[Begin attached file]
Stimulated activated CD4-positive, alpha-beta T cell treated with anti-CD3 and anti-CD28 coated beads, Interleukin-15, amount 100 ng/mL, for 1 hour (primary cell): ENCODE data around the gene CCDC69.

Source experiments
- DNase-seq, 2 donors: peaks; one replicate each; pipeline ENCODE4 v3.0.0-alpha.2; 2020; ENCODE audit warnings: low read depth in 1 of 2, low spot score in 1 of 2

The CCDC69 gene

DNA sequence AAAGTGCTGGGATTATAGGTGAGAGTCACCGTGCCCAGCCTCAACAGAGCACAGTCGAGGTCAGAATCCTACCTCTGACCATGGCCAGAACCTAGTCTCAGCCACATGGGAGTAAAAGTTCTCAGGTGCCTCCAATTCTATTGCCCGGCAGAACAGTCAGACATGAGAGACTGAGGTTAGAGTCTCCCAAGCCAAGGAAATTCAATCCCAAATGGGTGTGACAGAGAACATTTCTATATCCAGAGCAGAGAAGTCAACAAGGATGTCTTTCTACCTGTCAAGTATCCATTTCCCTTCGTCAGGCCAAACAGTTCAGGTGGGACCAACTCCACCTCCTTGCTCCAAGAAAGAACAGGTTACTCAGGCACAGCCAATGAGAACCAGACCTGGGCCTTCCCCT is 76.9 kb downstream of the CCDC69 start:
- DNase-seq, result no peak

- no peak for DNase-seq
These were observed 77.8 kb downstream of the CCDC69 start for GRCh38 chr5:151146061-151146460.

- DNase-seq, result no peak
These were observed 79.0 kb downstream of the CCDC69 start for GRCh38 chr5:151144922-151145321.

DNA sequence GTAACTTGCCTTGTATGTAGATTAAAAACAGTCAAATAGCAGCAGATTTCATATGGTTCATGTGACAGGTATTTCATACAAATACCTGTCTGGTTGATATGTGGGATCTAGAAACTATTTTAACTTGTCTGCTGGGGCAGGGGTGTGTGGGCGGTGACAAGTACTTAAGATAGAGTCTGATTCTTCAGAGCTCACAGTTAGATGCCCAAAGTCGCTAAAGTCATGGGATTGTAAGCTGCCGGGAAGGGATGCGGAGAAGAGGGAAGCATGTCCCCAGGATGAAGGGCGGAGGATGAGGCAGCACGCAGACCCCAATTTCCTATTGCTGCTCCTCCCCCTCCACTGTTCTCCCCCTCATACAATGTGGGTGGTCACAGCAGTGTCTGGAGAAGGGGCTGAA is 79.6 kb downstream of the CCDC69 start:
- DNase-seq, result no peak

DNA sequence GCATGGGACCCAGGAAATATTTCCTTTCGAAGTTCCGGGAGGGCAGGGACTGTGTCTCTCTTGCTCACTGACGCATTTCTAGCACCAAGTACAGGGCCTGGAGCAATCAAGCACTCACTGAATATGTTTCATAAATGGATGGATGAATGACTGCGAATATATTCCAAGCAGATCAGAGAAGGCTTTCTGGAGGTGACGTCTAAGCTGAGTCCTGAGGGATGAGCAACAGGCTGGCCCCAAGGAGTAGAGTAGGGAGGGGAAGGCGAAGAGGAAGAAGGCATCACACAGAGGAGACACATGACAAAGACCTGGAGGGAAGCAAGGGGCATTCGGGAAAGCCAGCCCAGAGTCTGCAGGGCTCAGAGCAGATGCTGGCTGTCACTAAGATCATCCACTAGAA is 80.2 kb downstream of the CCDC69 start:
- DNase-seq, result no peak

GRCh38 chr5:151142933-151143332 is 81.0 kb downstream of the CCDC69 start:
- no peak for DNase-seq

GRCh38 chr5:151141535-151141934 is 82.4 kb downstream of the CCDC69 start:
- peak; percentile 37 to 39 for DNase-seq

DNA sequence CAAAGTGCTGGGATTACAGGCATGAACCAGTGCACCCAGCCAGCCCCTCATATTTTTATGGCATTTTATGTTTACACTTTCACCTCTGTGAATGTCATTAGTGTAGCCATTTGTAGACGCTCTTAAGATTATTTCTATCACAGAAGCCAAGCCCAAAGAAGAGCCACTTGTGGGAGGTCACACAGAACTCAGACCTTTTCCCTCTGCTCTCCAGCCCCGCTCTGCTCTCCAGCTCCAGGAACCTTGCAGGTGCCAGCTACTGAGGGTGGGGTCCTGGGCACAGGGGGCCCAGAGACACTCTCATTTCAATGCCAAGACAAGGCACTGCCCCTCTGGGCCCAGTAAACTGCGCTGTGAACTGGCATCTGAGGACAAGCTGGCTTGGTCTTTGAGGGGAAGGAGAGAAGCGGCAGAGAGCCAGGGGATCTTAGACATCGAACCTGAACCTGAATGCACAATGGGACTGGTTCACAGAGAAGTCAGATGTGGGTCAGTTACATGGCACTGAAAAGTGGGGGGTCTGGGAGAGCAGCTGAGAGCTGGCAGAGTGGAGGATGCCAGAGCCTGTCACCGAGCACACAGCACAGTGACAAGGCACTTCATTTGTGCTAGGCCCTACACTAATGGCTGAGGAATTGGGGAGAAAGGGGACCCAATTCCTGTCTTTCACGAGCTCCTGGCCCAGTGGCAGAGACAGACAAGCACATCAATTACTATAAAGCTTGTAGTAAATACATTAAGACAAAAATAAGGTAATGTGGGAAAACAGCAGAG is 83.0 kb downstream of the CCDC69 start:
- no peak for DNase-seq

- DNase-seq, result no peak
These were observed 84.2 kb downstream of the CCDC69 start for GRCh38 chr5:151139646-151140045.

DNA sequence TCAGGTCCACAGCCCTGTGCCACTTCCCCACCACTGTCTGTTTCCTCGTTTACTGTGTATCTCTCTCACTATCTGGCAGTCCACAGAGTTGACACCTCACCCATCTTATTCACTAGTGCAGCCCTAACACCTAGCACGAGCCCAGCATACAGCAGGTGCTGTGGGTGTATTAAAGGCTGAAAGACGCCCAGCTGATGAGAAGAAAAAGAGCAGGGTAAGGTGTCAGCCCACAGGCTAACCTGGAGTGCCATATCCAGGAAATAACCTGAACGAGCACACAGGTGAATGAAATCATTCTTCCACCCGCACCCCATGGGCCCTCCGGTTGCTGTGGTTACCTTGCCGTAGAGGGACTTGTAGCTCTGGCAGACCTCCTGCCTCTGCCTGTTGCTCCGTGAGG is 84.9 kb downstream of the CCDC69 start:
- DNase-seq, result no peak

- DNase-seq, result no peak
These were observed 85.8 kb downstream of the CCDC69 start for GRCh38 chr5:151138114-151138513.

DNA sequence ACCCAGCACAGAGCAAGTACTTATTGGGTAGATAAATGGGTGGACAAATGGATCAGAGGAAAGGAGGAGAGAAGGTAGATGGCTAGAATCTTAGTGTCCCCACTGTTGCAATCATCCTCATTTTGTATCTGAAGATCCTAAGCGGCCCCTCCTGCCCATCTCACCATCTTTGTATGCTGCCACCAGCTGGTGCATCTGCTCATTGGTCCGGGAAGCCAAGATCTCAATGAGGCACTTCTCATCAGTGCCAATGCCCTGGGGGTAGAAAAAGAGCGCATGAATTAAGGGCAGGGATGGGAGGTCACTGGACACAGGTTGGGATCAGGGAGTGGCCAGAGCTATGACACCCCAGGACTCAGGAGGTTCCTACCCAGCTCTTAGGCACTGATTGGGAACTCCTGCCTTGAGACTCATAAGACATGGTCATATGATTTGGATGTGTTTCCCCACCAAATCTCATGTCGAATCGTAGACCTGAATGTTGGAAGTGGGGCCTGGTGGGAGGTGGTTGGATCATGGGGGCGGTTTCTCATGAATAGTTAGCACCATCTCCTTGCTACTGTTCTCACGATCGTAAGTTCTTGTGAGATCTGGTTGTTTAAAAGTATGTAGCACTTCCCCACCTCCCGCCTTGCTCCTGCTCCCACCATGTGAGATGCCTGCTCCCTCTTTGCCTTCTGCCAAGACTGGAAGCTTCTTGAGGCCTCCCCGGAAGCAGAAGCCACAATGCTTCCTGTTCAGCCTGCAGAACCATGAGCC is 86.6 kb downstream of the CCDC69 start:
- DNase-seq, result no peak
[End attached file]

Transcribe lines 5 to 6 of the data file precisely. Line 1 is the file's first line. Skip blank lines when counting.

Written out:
DNA sequence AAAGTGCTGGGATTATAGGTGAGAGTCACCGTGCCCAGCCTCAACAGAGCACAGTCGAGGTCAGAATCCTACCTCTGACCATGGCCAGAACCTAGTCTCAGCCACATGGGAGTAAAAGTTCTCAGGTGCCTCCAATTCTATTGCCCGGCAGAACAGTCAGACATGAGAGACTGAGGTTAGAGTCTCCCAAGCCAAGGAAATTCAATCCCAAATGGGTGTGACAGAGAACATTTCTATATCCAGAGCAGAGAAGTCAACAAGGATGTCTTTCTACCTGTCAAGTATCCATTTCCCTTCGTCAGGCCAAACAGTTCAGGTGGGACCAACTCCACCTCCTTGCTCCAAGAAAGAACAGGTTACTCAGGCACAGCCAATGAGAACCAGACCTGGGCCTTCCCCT is 76.9 kb downstream of the CCDC69 start:
- DNase-seq, result no peak